In this study originally posted on DoctorsLounge, it appears the medical community is making headway in linking a person’s immediate environment to their personal health. Of course, we’ve known for a long while that air pollution (smog) and hazardous waste can effect a person’s health, but this new study determined that those living in obese communities are more likely to become obese themselves. Their environment perpetuates obesity. Obviously the first step is to get out of the situation, but that isn’t always easy to do. Read the following brief study findings and if you are struggling with weight or weight-related issues, connect with weight management experts such as those as Saint Camillus Medical Center (https://saintcamillusmedicalcenter.com) in Hurst, TX to discover your healthy options.
Body mass index (BMI) and odds of overweight and/or obesity are increased with exposure to communities with higher rates of obesity, according to a study published online Jan. 22 in JAMA Pediatrics.
Ashlesha Datar, Ph.D., from the University of Southern California in Los Angeles, and Nancy Nicosia, Ph.D., from RAND Corporation in Boston, examined whether exposure to communities with higher rates of obesity is associated with increased BMI in individuals and with their risk of being overweight or obese. Data were obtained from the Military Teenagers’ Environments, Exercise, and Nutrition study for families from 38 military installations around the United States. Participants included one parent and one 12- or 13-year-old child from 1,519 families.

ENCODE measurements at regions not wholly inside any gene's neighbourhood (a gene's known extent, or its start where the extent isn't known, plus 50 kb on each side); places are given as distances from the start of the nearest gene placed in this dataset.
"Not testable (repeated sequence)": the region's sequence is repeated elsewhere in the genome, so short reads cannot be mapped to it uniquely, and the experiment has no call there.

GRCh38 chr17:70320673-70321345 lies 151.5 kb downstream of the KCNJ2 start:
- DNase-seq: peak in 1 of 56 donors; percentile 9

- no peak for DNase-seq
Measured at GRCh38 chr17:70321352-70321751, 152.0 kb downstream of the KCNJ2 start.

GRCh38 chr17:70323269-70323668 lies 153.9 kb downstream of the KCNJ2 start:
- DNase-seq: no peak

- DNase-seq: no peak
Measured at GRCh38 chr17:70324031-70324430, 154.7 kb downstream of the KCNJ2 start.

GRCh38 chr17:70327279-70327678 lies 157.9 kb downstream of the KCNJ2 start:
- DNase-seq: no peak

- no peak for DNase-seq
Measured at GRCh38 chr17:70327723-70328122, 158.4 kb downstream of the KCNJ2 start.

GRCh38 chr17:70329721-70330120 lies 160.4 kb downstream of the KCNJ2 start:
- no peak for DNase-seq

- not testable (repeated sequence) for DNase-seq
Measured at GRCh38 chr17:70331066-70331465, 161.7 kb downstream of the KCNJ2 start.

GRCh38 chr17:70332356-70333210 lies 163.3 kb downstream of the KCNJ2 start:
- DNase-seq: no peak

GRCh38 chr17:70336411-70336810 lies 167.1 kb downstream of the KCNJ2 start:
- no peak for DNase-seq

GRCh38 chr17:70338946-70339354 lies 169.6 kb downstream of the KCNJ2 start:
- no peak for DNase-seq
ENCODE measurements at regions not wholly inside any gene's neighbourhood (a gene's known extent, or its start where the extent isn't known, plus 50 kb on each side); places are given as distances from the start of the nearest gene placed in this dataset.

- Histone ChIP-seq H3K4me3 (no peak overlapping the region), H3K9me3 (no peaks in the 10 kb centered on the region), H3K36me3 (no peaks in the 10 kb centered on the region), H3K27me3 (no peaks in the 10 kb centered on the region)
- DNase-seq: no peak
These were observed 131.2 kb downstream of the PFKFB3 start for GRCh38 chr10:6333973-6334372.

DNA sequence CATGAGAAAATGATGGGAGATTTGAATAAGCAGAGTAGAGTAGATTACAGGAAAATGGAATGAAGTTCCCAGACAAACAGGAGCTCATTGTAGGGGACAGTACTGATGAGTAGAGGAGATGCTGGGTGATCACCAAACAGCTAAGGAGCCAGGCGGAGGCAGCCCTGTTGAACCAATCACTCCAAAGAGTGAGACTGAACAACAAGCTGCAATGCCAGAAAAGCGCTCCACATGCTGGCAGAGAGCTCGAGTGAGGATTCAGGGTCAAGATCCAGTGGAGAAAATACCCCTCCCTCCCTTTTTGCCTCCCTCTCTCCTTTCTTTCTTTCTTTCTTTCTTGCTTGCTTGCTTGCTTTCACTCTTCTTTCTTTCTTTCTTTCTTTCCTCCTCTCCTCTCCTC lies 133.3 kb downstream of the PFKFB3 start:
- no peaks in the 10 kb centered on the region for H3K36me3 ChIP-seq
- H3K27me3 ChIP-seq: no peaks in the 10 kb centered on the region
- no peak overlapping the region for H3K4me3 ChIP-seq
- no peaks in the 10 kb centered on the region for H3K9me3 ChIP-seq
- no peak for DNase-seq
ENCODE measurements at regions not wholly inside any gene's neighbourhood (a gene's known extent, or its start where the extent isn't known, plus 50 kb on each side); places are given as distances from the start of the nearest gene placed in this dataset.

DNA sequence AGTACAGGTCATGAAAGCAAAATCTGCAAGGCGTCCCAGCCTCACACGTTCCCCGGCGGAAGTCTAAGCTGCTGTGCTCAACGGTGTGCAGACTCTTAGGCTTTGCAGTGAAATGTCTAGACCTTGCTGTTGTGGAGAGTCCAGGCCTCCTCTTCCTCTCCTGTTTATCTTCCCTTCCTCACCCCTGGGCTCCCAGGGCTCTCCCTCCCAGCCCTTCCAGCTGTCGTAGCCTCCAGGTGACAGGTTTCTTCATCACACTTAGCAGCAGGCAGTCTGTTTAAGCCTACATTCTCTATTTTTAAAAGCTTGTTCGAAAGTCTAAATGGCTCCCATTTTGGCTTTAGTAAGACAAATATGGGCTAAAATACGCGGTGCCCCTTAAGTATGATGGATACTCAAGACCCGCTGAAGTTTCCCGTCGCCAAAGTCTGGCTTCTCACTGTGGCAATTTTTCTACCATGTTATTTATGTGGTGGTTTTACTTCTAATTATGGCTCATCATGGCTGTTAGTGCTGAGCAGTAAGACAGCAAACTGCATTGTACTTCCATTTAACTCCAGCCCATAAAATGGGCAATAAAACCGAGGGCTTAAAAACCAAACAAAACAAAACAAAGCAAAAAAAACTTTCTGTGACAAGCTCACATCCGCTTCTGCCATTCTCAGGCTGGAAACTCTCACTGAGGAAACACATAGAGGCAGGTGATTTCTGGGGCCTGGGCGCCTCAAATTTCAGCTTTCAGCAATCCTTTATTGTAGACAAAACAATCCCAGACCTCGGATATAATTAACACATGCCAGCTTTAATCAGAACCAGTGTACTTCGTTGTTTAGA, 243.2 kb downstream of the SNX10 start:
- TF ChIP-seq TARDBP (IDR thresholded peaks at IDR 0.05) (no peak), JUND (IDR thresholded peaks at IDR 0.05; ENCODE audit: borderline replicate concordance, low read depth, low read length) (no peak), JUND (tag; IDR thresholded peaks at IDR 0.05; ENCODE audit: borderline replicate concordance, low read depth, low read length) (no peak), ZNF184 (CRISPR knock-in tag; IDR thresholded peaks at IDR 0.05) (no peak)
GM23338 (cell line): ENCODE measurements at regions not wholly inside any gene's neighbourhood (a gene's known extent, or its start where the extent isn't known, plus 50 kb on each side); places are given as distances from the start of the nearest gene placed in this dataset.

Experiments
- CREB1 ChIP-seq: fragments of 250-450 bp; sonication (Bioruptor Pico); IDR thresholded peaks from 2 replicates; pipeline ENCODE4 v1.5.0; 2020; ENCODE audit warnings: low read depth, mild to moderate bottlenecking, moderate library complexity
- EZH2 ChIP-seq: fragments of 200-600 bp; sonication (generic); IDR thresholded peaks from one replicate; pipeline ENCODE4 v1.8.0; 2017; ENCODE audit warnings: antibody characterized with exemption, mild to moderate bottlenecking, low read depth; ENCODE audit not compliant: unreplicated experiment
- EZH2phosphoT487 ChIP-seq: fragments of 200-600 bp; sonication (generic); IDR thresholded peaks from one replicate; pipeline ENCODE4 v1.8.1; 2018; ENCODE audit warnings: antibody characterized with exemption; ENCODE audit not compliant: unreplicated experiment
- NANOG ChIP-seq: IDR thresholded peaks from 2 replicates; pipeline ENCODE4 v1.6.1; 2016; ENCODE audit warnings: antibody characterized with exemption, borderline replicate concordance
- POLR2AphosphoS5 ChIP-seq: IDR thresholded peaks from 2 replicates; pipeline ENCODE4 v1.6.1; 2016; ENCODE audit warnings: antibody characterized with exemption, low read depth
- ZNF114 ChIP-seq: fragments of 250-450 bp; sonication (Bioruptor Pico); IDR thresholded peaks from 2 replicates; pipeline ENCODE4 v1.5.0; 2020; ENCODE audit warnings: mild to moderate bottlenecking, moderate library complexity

The researchers found that a 1-percentage-point higher county obesity rate was correlated with higher BMI (difference, 0.08) and increased odds of obesity (adjusted odds ratio, 1.05) in parents; in children, there was an increased BMI z score (0.01) and elevated odds of overweight/obesity (adjusted odds ratio, 1.04). Stronger correlations were seen for families with more time at installation and off-installation residence. Even after the researchers controlled for shared built environments, the correlations persisted.
“There was no evidence to support self-selection or shared built environments as possible explanations, which suggests the presence of social contagion in obesity,” the authors write.